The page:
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Visiting Frenchman's Bay: the natural lagoon at Pickering, Ontario

Updated on June 18, 2013
Provincial flag of Ontario
Provincial flag of Ontario | Source
Cormorants on Frenchman's Bay, Pickering
Cormorants on Frenchman's Bay, Pickering | Source
Frenchman's Bay. Pickering, Ontario, in winter
Frenchman's Bay. Pickering, Ontario, in winter | Source
Map location of Pickering, Durham Region
Map location of Pickering, Durham Region | Source

Expanse of inland water, home to varied flora and fauna, with sailing opportunities

Frenchman's Bay is a naturally occurring lagoon at Pickering, Ontario, close to the Lake Ontario shore, from which it is separated by a barrier beach, broken by an artificial channel. The Bay is fed by a number of local creeks: Amberlea, Dunbarton, Pine, and Krosno.

Sailing on the Bay is practised from moorings at both its eastern and western ends. On the Bay's western shore is Frenchman's Bay Yacht Club. On the eastern shore is a marina at Pickering's Nautical Village.

South of the MacDonald-Cartier Freeway - 401 - Highway of Heroes, which intersects the City of Pickering, suburbs are named in relation to Frenchman's Bay and Lake Ontario: East Shore and West Shore.

Interestingly, the northern shore of Frenchman's Bay has a residential development which is entitled Canoe Landing.

The origins of the Bay's name are not wholly certain, but it is known that the first Europeans to travel in the area were French Voyageurs , who played such an important rôle in the early history of the exploration and settlement of what later became successively Upper Canada, Canada West and, after Confederation, Ontario (1).

The City of Pickering monitors flora and fauna in and around Frenchman's Bay, and these include wild celery plants along the shore, 31 species of fish, 24 butterfly and 26 dragonfly species (2). Particular attention is paid to the management of geese.

The main photo, above, shows two cormorants spotted at Frenchman's Bay perches.

At least as much as — and even more than — any locality along Ontario's Lakeshore, Frenchman's Bay thus defines the City of Pickering as a community which is close to water.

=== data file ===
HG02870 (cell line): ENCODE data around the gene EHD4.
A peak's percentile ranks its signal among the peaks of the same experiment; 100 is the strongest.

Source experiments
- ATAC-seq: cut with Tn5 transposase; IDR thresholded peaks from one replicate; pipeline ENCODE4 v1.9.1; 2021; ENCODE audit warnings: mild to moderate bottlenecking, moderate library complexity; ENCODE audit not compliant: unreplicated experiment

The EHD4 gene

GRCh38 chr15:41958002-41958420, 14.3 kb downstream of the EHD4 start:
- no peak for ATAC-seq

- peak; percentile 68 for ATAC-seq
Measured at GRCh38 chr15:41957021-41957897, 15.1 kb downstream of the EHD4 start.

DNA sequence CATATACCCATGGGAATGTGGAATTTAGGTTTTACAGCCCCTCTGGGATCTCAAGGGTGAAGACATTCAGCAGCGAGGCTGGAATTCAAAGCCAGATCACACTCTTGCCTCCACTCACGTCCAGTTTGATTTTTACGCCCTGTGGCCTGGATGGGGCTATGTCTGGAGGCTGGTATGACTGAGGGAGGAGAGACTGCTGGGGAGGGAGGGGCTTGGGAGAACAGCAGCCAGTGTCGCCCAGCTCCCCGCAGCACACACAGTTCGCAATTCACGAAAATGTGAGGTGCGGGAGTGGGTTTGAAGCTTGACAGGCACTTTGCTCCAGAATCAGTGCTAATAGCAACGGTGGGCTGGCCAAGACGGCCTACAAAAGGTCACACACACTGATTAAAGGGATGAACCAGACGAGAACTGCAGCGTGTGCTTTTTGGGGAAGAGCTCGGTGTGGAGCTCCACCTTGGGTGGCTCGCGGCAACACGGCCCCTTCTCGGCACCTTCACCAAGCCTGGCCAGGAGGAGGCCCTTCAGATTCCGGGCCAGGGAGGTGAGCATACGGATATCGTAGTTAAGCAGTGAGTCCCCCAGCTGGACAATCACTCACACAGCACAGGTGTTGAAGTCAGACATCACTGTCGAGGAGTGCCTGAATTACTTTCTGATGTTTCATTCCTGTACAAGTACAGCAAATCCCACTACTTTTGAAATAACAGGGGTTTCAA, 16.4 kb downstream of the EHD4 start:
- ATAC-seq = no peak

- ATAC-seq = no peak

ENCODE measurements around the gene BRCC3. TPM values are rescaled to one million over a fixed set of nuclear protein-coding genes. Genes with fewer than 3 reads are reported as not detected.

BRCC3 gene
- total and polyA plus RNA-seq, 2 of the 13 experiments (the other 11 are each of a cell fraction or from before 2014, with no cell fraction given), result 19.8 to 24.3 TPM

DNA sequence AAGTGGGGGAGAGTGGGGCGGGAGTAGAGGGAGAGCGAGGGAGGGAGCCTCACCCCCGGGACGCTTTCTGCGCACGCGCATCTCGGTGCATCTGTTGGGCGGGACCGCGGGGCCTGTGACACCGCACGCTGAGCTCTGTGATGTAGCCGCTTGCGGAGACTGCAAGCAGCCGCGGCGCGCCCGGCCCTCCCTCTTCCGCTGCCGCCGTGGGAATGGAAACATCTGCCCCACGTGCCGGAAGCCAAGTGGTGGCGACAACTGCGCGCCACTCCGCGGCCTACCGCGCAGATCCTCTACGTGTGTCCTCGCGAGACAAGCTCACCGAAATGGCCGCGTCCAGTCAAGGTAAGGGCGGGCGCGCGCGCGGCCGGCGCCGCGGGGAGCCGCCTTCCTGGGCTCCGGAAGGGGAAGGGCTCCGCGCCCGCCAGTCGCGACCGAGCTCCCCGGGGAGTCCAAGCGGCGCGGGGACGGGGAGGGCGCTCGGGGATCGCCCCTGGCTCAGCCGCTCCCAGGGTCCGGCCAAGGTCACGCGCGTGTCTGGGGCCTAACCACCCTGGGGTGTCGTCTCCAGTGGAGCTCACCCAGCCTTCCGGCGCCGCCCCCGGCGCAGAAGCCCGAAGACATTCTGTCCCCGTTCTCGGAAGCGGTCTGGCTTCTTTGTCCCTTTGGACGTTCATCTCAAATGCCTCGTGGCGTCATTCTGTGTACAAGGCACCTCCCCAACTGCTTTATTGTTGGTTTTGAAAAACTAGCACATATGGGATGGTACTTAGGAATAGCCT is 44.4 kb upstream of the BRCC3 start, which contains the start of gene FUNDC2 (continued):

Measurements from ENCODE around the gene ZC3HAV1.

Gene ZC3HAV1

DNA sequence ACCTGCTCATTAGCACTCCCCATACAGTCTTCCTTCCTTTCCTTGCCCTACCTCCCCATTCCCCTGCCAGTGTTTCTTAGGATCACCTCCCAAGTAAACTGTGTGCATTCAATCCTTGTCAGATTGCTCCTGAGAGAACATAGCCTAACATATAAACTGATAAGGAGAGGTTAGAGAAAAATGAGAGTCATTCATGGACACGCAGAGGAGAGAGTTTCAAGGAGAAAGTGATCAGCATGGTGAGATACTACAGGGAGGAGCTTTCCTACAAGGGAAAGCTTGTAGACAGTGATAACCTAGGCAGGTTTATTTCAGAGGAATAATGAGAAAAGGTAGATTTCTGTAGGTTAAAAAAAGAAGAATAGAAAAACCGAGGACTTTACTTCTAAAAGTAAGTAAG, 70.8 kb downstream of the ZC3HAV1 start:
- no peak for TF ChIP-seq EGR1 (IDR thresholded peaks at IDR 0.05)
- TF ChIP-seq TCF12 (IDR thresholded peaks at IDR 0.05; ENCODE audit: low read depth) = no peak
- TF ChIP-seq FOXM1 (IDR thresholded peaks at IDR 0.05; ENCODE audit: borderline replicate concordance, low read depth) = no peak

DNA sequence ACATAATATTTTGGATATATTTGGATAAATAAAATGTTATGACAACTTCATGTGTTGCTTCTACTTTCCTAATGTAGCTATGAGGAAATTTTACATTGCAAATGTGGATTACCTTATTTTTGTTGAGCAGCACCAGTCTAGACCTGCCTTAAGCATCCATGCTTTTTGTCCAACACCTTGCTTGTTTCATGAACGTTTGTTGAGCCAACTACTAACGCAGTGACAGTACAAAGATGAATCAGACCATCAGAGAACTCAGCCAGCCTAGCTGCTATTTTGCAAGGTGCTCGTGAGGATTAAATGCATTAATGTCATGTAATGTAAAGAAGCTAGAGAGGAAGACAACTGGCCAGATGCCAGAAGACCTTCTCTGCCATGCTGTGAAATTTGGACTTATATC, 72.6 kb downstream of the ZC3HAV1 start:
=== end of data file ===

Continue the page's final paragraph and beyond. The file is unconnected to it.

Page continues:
January 18, 2013


(1) Interestingly, some of the local Pickering toponyms bear further witness to the past presence of French people; for example, the Rouge River, and what is now known as Petticoat Creek — the word 'Petticoat' being a contraction of the French petite côte , (i.e., little slope).

(2) For further details, see:

Also worth seeing

In Pickering itself, among the many visitor attractions are: the Nautical Village on Pickering's Liverpool Street, close to Frenchman's Bay; Waterfront; the Barrier Beach; the Erskine Chapel, with its Pioneer Memorial Cairn; Rouge Valley; near Frenchman's Bay, Pickering's Nuclear Power Station, managed by Ontario Power Generation, has a visitor centre; and others.

Ajax (distance: approx. 11 kilometres); the recently refurbished Post Hill House represents Rural Gothic Revival architecture.


How to get there: Air Canada, flies to Toronto Pearson Airport, with wide North American and other connections, from where car rental is available. (Distance from Toronto Pearson Airport to Pickering : approx. 47.8 kilometres). GO Train operates a service between Union Station, Toronto and Pickering. Highway 401 gives straightforward access to Pickering. Some facilities may be withdrawn, without notice. You are advised to check with the airline or your travel agent for up to date information.

MJFenn is an independent travel writer based in Ontario, Canada.


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